- Deep Medicine: How Artificial Intelligence Can Make Healthcare Human Again: A nice take on how AI will transform medicine — we are only 2% in for all the major changes to come. Who wants free or dirt cheap 24/7 health care from virtual assistants that combine the knowledge of the best human doctors?
- The Book of Why: The New Science of Cause and Effect: Turing-award winner and UCLA Professor Judea Pearl lays out his vision for where AI should go — deep into causality, the holy grail.
- Artificial Intelligence: A Modern Approach 3rd Edition: The best textbook on AI, taught at UC Berkeley. You can read it with a high-school math background and ideally some basic knowledge of coding. But I warn you that most approaches in here are historical dead ends, other than machine learning and some tender other branches.
3) Ethics and Governance of AI/ML (for non-technical people)
- The Ethical Algorithm: A book about the complex problems and tradeoffs that ML give when designing algorithms to serve business and society.
- Weapons of Math Destruction: How Big Data Increases Inequality and Threatens Democracy: A sober look on how AI could really hurt us all — not through killer robots, but apps and recommenders that discriminate in hurtful ways and make inequality worse.
- Ethics of AI systems: One article about ethics and AI — the books above are much better.
- Courses on AI/ML Ethics: The only courses I’m aware of are Stanford’s CS182: Ethics, Public Policy, and Technological Change course taught by Rob Reich et al., UC Berkeley’s Human Contexts and Ethics of Data, and this CMU course Truth, Justice, and Algorithms that covers selected theoretical topics at the interface of computer science and economics. Oh, Stanford recently launched CS 384: Ethical and Social Issues in Natural Language Processing — which covers some real-life topics I’ve encountered in NLP AI systems I’ve built. Finally, here is an Ethics and Governance of AI Reading List from the Berkman Klein Center at Harvard.
- Principles from US Institutes, Companies, and Governments: Google came out with some early Responsible AI practices, and this was matched with the Asilomar AI Principles that a smart, multi-disciplinary group of researchers came up with. The US Department of Defense’s DIA came out with these AI Principles (for warfighting!). Finally, here is an Ethics & Algorithms Toolkit, a risk management framework for governments put together by some data science researchers.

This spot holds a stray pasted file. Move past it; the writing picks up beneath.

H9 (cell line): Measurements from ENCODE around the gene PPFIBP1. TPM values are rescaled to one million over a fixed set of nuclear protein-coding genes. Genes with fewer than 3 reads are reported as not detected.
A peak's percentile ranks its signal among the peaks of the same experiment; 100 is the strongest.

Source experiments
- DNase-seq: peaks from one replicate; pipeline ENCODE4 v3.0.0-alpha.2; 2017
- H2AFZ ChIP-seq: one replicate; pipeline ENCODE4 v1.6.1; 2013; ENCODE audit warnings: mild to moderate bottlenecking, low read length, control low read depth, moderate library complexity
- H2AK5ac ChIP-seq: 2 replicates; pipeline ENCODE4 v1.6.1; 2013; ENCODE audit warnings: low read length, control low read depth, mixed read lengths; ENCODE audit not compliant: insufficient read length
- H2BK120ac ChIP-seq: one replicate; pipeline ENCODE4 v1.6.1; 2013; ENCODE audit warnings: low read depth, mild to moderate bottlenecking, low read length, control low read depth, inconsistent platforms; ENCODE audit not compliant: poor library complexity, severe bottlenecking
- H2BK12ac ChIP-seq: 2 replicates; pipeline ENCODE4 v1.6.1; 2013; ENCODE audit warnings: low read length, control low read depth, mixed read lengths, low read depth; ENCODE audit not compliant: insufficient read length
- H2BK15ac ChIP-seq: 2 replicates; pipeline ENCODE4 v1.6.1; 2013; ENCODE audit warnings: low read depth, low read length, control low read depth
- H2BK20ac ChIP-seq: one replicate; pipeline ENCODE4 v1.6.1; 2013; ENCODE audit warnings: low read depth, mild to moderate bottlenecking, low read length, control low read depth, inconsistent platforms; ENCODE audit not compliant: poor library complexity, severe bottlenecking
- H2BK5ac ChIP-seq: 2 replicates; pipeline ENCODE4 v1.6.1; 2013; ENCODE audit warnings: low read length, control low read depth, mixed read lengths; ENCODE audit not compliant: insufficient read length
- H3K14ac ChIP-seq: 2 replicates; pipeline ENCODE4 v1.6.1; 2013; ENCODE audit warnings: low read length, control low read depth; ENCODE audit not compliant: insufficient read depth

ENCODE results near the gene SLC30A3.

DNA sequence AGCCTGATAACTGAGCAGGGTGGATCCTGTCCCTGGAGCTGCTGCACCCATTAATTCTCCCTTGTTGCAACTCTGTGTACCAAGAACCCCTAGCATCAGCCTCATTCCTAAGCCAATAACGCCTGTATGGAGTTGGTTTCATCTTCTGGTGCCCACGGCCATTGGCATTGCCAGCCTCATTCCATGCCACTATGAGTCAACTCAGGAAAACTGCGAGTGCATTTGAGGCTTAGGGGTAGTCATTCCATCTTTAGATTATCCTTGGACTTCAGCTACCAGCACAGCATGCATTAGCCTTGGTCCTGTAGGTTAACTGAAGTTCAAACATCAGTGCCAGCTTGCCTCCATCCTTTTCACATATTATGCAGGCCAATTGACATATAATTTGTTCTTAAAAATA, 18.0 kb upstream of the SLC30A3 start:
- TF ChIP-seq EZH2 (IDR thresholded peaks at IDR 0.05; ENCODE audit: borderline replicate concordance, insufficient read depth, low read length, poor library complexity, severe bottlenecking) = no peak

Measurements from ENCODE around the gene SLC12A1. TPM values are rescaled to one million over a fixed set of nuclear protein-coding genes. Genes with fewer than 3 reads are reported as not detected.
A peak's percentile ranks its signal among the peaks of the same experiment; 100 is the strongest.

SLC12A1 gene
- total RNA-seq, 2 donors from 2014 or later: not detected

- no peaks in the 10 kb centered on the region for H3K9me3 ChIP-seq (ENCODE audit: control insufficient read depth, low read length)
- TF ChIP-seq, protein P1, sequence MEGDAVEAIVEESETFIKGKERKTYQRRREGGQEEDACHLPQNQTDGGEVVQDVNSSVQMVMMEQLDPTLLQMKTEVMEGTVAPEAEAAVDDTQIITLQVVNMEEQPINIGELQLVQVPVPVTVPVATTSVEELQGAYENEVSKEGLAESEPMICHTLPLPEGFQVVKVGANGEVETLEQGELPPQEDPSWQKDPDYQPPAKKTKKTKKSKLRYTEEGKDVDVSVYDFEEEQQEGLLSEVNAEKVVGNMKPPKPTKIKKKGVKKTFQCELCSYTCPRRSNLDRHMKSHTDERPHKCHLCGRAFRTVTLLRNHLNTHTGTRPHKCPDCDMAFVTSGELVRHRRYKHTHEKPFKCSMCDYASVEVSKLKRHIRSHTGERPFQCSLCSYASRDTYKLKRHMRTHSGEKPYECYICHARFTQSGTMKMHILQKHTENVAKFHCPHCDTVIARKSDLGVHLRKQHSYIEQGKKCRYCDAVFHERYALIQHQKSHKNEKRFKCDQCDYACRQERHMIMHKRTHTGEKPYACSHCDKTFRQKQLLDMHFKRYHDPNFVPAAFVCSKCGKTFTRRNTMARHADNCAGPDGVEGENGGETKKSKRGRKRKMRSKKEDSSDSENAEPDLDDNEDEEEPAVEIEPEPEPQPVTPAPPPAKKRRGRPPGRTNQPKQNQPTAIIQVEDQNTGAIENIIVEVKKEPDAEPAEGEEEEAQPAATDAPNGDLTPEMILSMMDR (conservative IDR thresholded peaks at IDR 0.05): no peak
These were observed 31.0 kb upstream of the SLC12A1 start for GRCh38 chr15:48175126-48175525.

- European AI Principles: Europe tends to take a heavier hand with AI ethics codes. The EU has its official stand in the EU Ethics Guidelines for Trustworthy AI. They also have the less onerous and somewhat vague OECD AI Principles and the quite good and detailed WEF report on Empowering AI Leadership An Oversight Toolkit for Boards of Directors.
- Chinese AI Ethics: Meanwhile, in China, the only country on par with the US in AI (arguably better for AI in production tools, worse for AI research), first there are the Beijing AI principles, developed by the Beijing Academy of Artificial Intelligence (BAAI), an organization backed by the Chinese Ministry of Science and Technology and the Beijing municipal government. The code was developed in collaboration with the most prominent and important technical organizations and tech companies working on AI in China, including Peking University, Tsinghua University, the Institute of Automation and Institute of Computing Technology within the Chinese Academy of Sciences, and the country’s big three tech firms: Baidu, Alibaba, and Tencent. Second, there’s the Ministry of Science and Technology of the People’s Republic of China (MOST) which established a National Governance Committee for the New Generation Artificial Intelligence and released the Governance principles for the new generation artificial intelligence — Developing responsible artificial intelligence. More here on Ethical Principles and Governance Technology Development of AI in China.
4) Simple Online Courses to Dive Deeper into AI/ML (for non-technical people)
- AI For Everyone (Andrew Ng — Deep Learning): Andrew Ng is the brilliant former Stanford AI professor, co-founder of Google Brain (it’s AI group), and Baidu’s AI group. This is his short course explaining AI for the masses.
- Elements of AI: A decent course set up by the government of Finland (in English and other languages) to teach everyone, everywhere about AI. I wish every national and state government had courses set up like this, customized to the job and automation needs of their region.
- DeepMind’s “New to AI” videos: A nice series of videos from on the best AI groups in the world (a Google division).
5) The Best AI/ML Newsletters
- Jack Clark Import AI: Newsletter by the in-house journalist at the non-profit OpenAI.
- MIT The Algorithm: An MIT Tech Review newsletter on mostly AI topics.
- KD Nuggets News: The top data science website publishing on ML.
- Deeplearning.ai’s The Batch: Andrew Ng’s educational company puts out his great newsletter.
- HBR Tech and Innovation: A decent HBR newsletter.
- Exponential View: A newsletter exploring how our societies and political economy will change under the force of rapidly accelerating technologies and other trends.
- AI Weekly: Pretty solid weekly roundup.